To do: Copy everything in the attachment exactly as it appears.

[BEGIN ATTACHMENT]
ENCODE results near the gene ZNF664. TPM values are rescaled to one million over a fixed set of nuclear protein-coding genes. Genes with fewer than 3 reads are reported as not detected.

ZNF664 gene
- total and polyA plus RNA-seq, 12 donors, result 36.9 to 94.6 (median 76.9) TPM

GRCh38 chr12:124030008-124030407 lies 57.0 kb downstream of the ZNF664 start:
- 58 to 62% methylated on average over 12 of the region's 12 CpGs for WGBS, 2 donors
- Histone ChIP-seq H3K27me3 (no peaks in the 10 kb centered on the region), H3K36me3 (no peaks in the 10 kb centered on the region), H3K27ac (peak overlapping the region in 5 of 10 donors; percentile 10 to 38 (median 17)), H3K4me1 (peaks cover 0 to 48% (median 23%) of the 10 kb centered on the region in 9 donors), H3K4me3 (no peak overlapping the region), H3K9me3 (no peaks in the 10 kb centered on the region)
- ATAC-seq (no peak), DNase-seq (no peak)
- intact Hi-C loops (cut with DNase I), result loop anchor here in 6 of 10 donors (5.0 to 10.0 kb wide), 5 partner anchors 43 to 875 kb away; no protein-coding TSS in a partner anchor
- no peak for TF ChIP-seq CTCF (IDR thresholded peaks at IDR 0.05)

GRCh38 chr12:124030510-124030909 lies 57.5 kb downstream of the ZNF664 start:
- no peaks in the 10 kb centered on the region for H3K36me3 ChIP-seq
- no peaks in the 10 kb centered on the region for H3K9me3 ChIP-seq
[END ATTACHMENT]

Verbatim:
ENCODE results near the gene ZNF664. TPM values are rescaled to one million over a fixed set of nuclear protein-coding genes. Genes with fewer than 3 reads are reported as not detected.

ZNF664 gene
- total and polyA plus RNA-seq, 12 donors, result 36.9 to 94.6 (median 76.9) TPM

GRCh38 chr12:124030008-124030407 lies 57.0 kb downstream of the ZNF664 start:
- 58 to 62% methylated on average over 12 of the region's 12 CpGs for WGBS, 2 donors
- Histone ChIP-seq H3K27me3 (no peaks in the 10 kb centered on the region), H3K36me3 (no peaks in the 10 kb centered on the region), H3K27ac (peak overlapping the region in 5 of 10 donors; percentile 10 to 38 (median 17)), H3K4me1 (peaks cover 0 to 48% (median 23%) of the 10 kb centered on the region in 9 donors), H3K4me3 (no peak overlapping the region), H3K9me3 (no peaks in the 10 kb centered on the region)
- ATAC-seq (no peak), DNase-seq (no peak)
- intact Hi-C loops (cut with DNase I), result loop anchor here in 6 of 10 donors (5.0 to 10.0 kb wide), 5 partner anchors 43 to 875 kb away; no protein-coding TSS in a partner anchor
- no peak for TF ChIP-seq CTCF (IDR thresholded peaks at IDR 0.05)

GRCh38 chr12:124030510-124030909 lies 57.5 kb downstream of the ZNF664 start:
- no peaks in the 10 kb centered on the region for H3K36me3 ChIP-seq
- no peaks in the 10 kb centered on the region for H3K9me3 ChIP-seq